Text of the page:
SIENKIEWICZ Calls Out FOX For Failing To Credit Him For DAZZLER Promo

"Dazzler #29" painting by Bill Sienkiewicz
Credit: Bill Sienkiewicz (Marvel Comics)
Credit: Bill Sienkiewicz (Marvel Comics)

Bill Sienkiewicz has a bone to pick with 20th Century Fox over their use of his cover to 1983's Dazzler #29 on a promotional item meant to look like a Dazzler album cover which was given out at Comic-Con International: San Diego. According to Sienkiewicz, Neither Fox nor Marvel notified him that the art would be used in this way - something he calls a "common courtesy" - and failed to even credit him as the creator of the art in the movie or the resulting tie-in product

“So.... 20th Century Fox was offering this Dazzler 12 in. album at SDCC in connection w X-Men: Apocalypse digital release. I actually found out about it at the con when people started coming up to me in increasing frequency for signatures,” Sienkiewicz explained in a Facebook post. “This practice is hardly unusual standard operating procedure for corporations. Even so, it still rankles. I'm one guy. I've been doing this comic-book thing for years. I'm aware most everything is Work-Made-for-Hire. Still, I received no prior notification (a common courtesy), no thank you (ditto), no written credit in any form whatsoever either on the piece or in connection with the premium, absolutely no compensation and no comp copies of the album.”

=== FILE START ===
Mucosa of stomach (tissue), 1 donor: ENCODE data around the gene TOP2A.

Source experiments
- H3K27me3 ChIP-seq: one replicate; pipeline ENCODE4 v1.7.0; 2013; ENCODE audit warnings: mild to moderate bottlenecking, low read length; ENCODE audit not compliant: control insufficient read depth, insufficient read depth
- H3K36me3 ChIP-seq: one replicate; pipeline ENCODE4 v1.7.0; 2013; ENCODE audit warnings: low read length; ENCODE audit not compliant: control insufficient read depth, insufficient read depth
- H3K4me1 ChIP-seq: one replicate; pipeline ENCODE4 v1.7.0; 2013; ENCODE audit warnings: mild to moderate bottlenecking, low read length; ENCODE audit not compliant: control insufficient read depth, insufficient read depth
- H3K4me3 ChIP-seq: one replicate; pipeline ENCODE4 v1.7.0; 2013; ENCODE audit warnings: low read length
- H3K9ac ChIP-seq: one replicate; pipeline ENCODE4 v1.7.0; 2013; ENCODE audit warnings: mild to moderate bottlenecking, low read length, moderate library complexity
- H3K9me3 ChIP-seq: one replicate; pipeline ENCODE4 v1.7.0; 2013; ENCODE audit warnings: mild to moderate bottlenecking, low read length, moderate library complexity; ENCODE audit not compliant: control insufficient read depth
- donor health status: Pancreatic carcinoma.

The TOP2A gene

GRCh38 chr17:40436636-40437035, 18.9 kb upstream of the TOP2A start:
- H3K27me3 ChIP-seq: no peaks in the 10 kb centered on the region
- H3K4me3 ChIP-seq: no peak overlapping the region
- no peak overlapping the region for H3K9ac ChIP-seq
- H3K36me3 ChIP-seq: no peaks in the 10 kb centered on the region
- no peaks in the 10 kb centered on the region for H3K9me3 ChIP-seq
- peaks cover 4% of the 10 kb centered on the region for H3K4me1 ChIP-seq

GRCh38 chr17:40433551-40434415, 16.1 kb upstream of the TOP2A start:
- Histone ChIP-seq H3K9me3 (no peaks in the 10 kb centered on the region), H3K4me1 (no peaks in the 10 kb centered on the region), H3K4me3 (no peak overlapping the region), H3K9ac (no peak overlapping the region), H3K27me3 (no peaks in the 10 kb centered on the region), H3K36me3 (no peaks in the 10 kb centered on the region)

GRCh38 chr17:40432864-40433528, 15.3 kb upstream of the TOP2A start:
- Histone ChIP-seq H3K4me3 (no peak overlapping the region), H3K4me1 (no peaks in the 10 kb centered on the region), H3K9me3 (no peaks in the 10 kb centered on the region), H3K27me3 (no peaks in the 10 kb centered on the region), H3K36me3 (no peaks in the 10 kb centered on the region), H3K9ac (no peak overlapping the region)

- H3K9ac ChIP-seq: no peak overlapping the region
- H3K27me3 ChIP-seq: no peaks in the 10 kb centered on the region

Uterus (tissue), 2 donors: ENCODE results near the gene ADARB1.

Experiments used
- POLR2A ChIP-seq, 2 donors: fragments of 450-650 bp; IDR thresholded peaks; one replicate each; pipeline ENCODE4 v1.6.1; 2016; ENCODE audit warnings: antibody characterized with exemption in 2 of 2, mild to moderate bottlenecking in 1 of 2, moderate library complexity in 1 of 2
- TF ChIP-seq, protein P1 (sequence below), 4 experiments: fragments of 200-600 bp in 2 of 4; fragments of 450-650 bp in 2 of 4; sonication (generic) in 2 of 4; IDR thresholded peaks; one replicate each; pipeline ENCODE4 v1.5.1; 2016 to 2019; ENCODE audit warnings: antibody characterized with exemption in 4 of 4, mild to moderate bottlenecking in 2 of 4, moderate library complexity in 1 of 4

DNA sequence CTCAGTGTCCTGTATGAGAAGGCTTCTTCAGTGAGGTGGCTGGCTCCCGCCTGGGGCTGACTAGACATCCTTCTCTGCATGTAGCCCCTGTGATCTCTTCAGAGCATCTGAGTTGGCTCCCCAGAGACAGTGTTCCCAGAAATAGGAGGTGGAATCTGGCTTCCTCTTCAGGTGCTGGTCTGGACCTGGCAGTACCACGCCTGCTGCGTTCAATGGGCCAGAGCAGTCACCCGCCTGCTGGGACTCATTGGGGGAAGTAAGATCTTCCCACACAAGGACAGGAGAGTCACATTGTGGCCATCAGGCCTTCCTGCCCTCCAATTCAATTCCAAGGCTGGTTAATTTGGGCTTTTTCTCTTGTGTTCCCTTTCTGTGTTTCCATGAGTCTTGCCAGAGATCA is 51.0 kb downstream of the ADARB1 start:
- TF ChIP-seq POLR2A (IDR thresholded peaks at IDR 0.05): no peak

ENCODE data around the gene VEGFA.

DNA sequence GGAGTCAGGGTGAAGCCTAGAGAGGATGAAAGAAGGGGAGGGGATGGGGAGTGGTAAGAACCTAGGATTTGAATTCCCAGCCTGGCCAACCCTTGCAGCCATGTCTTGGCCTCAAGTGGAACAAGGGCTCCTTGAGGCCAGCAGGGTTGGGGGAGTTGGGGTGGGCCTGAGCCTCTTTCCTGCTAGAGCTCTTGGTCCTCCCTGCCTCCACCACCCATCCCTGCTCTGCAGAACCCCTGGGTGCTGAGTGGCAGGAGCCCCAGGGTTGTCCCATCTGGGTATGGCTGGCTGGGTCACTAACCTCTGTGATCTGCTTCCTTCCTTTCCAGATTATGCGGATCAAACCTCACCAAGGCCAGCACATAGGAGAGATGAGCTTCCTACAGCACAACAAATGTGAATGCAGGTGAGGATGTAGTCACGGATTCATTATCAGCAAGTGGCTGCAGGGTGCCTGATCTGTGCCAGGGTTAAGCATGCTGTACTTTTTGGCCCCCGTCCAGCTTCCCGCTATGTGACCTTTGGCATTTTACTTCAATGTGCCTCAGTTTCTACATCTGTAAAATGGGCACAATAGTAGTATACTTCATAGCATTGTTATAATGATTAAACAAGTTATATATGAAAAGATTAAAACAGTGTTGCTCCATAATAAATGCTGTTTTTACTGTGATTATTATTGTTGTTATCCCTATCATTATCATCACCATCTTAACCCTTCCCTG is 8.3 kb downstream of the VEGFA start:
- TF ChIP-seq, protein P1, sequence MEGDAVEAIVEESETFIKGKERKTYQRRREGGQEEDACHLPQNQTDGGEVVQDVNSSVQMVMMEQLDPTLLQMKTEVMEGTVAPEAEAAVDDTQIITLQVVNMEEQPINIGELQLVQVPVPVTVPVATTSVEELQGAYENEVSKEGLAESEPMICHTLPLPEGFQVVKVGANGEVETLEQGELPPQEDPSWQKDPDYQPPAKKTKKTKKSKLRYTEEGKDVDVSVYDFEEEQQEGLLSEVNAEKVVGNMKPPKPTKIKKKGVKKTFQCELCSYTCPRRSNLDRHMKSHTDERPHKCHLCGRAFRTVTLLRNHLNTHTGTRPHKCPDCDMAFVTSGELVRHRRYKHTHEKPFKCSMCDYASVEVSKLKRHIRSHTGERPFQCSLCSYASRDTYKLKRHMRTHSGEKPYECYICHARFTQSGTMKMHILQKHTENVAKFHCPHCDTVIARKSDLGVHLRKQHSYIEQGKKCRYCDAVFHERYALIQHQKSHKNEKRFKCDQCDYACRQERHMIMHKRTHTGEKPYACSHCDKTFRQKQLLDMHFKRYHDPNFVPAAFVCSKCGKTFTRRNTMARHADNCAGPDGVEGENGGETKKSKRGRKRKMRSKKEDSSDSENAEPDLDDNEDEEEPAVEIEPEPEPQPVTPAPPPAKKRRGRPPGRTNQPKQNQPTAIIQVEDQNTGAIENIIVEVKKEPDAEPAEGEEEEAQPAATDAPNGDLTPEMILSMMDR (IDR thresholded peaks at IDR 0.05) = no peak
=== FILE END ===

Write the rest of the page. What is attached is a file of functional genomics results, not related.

Credit: 20th Century Fox

Sienkiewicz went on to thank the people he shared a booth with for not allowing him to take it out on thethe movie studio's booth workers, who he admitted would not have had any knowledge or control of the situation. In the end, while Sienkiewicz expressed a desire for compensation, in his words, a simple artistic credit and "thank you" for work he created for hire would have soothed his anger.

“Do I have the right - at least on behalf of fellow creators - to, at the very least expect decent treatment and some kind of minuscule, even boilerplate, acknowledgment? Asking that they part with a few coins, a few shekels, is insanely naive and hilarious I know (would be a nice gesture, though, and go a long way in soothing my mutant Polish artist rage), but seriously, is a thank you and a note of credit pushing it? I don't think so, but maybe I'm Stockholmed as to what passes as standard treatment of freelancers."

This isn't the first issue X-Men: Apocalypse has had over crediting comic creators; the May 2016 movie did not include Apocalypse co-creator Louise Simonson, despite listing other creators.

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